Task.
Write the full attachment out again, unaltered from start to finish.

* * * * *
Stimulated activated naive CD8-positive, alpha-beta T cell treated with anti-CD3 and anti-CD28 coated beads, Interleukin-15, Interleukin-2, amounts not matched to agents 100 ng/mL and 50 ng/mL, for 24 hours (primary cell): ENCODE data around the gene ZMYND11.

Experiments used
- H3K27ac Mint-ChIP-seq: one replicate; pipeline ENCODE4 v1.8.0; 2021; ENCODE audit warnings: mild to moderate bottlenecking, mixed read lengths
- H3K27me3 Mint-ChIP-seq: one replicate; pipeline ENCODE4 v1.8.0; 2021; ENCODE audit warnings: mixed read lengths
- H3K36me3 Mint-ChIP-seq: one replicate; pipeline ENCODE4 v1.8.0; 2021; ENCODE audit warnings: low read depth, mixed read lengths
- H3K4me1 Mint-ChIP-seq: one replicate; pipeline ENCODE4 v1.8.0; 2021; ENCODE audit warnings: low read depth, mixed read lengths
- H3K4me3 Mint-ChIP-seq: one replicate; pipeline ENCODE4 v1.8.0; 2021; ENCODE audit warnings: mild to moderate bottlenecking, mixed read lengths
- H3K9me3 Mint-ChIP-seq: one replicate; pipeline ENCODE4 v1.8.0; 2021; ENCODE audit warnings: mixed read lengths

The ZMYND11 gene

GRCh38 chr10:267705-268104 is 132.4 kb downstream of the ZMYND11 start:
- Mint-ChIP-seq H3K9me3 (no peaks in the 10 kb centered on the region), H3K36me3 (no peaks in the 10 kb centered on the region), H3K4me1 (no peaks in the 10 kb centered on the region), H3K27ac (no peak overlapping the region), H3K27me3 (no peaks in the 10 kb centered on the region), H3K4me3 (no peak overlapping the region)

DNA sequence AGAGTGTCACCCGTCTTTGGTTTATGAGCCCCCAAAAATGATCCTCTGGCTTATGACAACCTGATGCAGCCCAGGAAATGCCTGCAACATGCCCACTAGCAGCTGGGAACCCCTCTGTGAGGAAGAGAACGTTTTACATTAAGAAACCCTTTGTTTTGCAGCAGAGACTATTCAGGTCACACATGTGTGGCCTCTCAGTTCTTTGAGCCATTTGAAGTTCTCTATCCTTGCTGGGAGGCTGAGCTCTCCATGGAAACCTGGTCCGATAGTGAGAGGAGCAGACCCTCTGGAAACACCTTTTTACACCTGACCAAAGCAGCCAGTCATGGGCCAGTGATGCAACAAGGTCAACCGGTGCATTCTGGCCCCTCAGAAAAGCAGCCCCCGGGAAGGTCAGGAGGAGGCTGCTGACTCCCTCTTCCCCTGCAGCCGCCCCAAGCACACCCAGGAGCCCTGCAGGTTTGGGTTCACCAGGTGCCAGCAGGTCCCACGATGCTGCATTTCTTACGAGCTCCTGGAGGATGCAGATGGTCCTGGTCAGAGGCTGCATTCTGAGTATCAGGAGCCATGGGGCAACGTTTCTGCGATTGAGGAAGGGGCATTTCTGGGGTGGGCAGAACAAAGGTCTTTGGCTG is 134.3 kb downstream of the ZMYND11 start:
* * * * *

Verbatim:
Stimulated activated naive CD8-positive, alpha-beta T cell treated with anti-CD3 and anti-CD28 coated beads, Interleukin-15, Interleukin-2, amounts not matched to agents 100 ng/mL and 50 ng/mL, for 24 hours (primary cell): ENCODE data around the gene ZMYND11.

Experiments used
- H3K27ac Mint-ChIP-seq: one replicate; pipeline ENCODE4 v1.8.0; 2021; ENCODE audit warnings: mild to moderate bottlenecking, mixed read lengths
- H3K27me3 Mint-ChIP-seq: one replicate; pipeline ENCODE4 v1.8.0; 2021; ENCODE audit warnings: mixed read lengths
- H3K36me3 Mint-ChIP-seq: one replicate; pipeline ENCODE4 v1.8.0; 2021; ENCODE audit warnings: low read depth, mixed read lengths
- H3K4me1 Mint-ChIP-seq: one replicate; pipeline ENCODE4 v1.8.0; 2021; ENCODE audit warnings: low read depth, mixed read lengths
- H3K4me3 Mint-ChIP-seq: one replicate; pipeline ENCODE4 v1.8.0; 2021; ENCODE audit warnings: mild to moderate bottlenecking, mixed read lengths
- H3K9me3 Mint-ChIP-seq: one replicate; pipeline ENCODE4 v1.8.0; 2021; ENCODE audit warnings: mixed read lengths

The ZMYND11 gene

GRCh38 chr10:267705-268104 is 132.4 kb downstream of the ZMYND11 start:
- Mint-ChIP-seq H3K9me3 (no peaks in the 10 kb centered on the region), H3K36me3 (no peaks in the 10 kb centered on the region), H3K4me1 (no peaks in the 10 kb centered on the region), H3K27ac (no peak overlapping the region), H3K27me3 (no peaks in the 10 kb centered on the region), H3K4me3 (no peak overlapping the region)

DNA sequence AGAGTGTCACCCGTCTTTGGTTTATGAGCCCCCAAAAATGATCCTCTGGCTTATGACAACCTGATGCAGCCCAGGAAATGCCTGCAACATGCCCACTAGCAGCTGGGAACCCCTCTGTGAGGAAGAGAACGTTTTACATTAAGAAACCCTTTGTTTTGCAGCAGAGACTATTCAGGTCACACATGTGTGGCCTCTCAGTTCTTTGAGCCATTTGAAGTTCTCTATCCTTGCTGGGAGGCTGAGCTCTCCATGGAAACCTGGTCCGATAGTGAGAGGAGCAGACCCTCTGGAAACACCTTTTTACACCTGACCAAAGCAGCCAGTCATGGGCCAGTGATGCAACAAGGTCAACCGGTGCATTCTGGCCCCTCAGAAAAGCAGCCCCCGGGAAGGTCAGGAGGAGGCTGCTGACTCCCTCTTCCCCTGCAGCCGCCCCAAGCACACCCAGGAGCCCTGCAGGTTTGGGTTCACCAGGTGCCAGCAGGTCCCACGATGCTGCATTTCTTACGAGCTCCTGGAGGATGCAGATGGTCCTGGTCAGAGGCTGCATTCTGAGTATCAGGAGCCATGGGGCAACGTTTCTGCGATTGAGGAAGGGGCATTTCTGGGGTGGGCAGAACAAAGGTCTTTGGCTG is 134.3 kb downstream of the ZMYND11 start: